More Scary Numbers

By: John Rubino | Mon, Apr 6, 2015
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The list of things hitting cyclical peaks gets longer every day. Besides the nominal amounts (debt, derivatives, money supply) that are now at all-time highs, some "as a share of GDP" indicators are starting to say similar, very scary things:


Corporate profits

In a world of competition for scarce resources, corporations face some natural limits on how much they can earn. For one thing, if business is too profitable it attracts a deluge of new entrants who drive down margins -- and make stupid investments that screw things up for everyone -- thus causing a broad-based recession that craters corporate profits.

And when it's perceived that companies are taking too much (as when CEO salaries and executive stock options become obscenely generous compared to worker salaries), the other players, including government and labor, start grabbing what they see as their fair share. That's happening now with the higher minimum wage movement and government attempts to close offshore tax loopholes, among other things.

So corporate profits tend to be cyclical, rising as a share of GDP in good times and then plunging during recessions. The chart below has this number at a new record high. In other words, every time it has been anywhere close to today's level the result has been a nasty mean reversion.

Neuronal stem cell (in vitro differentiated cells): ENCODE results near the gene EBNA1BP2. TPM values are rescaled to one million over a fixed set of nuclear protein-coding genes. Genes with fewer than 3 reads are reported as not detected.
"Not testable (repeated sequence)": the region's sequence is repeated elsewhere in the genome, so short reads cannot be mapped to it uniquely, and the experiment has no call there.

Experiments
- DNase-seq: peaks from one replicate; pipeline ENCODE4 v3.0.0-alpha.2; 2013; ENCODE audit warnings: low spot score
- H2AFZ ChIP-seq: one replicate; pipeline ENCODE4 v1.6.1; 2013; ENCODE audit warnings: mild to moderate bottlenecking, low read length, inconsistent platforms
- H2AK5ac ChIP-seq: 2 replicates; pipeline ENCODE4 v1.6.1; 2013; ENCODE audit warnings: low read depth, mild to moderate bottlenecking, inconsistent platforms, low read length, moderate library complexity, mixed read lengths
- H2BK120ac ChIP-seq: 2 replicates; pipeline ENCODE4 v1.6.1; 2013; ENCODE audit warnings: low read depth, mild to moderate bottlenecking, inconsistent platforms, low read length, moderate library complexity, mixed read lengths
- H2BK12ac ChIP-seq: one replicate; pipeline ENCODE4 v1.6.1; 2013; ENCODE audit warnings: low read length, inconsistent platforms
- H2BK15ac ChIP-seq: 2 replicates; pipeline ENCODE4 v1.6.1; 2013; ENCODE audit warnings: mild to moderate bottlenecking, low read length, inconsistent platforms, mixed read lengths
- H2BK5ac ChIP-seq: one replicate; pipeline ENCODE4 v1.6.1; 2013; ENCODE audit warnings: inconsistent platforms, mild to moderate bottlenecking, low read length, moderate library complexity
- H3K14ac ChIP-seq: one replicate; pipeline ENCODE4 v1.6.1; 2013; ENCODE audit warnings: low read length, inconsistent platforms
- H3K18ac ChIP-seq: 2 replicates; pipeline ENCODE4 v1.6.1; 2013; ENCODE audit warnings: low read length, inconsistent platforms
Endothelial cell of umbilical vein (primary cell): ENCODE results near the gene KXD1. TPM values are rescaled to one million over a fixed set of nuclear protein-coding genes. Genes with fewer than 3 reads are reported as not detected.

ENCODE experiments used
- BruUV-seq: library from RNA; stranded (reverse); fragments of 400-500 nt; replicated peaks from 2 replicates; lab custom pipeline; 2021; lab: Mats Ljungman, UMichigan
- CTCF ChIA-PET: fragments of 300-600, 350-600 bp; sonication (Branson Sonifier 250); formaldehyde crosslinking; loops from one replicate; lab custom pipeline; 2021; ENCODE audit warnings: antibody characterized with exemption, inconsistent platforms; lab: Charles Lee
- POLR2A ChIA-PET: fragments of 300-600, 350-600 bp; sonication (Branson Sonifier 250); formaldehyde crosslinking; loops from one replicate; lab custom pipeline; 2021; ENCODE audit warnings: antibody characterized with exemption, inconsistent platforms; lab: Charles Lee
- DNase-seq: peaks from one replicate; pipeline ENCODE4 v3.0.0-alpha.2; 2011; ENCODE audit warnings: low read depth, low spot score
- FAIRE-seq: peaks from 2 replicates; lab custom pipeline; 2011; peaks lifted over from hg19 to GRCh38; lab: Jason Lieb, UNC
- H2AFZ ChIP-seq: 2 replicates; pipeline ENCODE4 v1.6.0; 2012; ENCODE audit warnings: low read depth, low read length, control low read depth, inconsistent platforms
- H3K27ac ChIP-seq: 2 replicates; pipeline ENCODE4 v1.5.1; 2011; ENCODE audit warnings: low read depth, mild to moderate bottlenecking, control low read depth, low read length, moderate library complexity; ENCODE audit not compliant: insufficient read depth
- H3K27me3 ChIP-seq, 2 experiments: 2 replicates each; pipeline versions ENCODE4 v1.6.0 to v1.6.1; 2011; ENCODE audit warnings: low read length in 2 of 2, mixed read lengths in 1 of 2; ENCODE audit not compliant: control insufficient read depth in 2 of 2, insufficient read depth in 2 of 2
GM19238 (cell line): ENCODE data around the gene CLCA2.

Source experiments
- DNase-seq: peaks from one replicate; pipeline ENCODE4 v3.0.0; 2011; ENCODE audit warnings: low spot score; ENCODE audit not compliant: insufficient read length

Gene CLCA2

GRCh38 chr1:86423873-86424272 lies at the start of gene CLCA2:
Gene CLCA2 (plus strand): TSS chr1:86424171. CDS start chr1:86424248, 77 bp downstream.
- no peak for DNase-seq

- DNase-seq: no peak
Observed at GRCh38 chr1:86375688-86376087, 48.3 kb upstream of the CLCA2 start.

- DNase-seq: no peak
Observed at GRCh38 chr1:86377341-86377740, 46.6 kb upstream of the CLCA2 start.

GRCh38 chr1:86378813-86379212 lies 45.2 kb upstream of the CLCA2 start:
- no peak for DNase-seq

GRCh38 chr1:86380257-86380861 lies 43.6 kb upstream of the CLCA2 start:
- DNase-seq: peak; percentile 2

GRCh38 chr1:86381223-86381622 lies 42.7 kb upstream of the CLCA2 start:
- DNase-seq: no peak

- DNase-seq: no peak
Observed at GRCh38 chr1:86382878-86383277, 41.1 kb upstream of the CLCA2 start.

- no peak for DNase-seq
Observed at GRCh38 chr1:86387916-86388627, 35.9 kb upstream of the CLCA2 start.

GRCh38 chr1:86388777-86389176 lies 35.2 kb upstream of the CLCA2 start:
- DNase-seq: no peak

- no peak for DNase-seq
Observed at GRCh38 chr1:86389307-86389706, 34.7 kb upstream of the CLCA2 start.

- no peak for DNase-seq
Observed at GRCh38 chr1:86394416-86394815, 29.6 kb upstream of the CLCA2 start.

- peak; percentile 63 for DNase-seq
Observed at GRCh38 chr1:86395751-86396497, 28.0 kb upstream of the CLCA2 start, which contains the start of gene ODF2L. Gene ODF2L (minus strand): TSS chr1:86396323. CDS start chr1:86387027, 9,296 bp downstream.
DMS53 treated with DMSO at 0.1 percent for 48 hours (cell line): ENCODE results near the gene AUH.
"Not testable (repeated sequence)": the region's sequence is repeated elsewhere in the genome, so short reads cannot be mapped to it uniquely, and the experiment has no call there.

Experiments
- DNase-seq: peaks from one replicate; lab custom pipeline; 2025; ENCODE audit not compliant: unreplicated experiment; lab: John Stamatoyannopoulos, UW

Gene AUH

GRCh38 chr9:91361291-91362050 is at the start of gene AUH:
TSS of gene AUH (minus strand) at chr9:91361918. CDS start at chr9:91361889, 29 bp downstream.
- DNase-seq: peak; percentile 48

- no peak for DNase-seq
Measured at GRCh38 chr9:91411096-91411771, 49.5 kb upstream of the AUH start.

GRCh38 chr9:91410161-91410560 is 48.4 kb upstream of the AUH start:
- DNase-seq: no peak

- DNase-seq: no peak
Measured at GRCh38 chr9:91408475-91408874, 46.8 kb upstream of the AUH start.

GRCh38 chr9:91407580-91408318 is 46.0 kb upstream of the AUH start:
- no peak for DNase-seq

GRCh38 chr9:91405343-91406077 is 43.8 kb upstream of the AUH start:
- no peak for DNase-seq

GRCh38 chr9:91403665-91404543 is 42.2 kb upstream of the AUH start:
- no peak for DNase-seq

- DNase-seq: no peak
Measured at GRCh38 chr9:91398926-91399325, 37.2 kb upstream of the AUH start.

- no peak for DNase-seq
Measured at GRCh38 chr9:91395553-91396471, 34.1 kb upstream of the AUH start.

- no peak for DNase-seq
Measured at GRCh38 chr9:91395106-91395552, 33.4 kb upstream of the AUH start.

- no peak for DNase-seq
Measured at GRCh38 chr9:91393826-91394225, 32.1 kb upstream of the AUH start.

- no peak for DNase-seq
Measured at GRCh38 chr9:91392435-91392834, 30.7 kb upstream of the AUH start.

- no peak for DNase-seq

Corporate profits percent GDP


Equities market value

If corporate profits are way up it makes sense that stock prices would be too. And they are: The value of US equities as a percentage of GDP is at the second highest level ever, below only the dot-com bubble peak. Again, not the kind of number that has in the past preceded good times.

Equities market cap percent GDP


Total securities valuation

But equities are only one part of the financial securities complex. Bonds are way up lately, which should also skew the data a bit. As Doug Noland put it in a recent Credit Bubble Bulletin:

"Total Securities" as a percentage of GDP is helpful for Bubble Analysis. After beginning the nineties at 173% of GDP, "Total Securities" ended the Bubble year 1999 at an unprecedented 341%. The bursting "tech" Bubble saw this ratio decline to 267% to end 2002. Mortgage finance Bubble reflation then pumped this ratio to a record 360% by the end of 2007. The Bubble burst and "Total Securities" ended 2008 at 297%. Six years of incredible monetary inflation had Total Securities ending 2014 at a record 417% of GDP.

Here's a chart built from Noland's figures showing the peaks and valleys of the past few cycles, culminating in today's all-time high:

Securities percent of gdp

The consistency of these trends implies that either this time is very, very different or a cyclical peak is close at hand.

 


 

John Rubino

Author: John Rubino

John Rubino
DollarCollapse.com

John Rubino

John Rubino edits DollarCollapse.com and has authored or co-authored five books, including The Money Bubble: What To Do Before It Pops, Clean Money: Picking Winners in the Green Tech Boom, The Collapse of the Dollar and How to Profit From It, and How to Profit from the Coming Real Estate Bust. After earning a Finance MBA from New York University, he spent the 1980s on Wall Street, as a currency trader, equity analyst and junk bond analyst. During the 1990s he was a featured columnist with TheStreet.com and a frequent contributor to Individual Investor, Online Investor, and Consumers Digest, among many other publications. He now writes for CFA Magazine.

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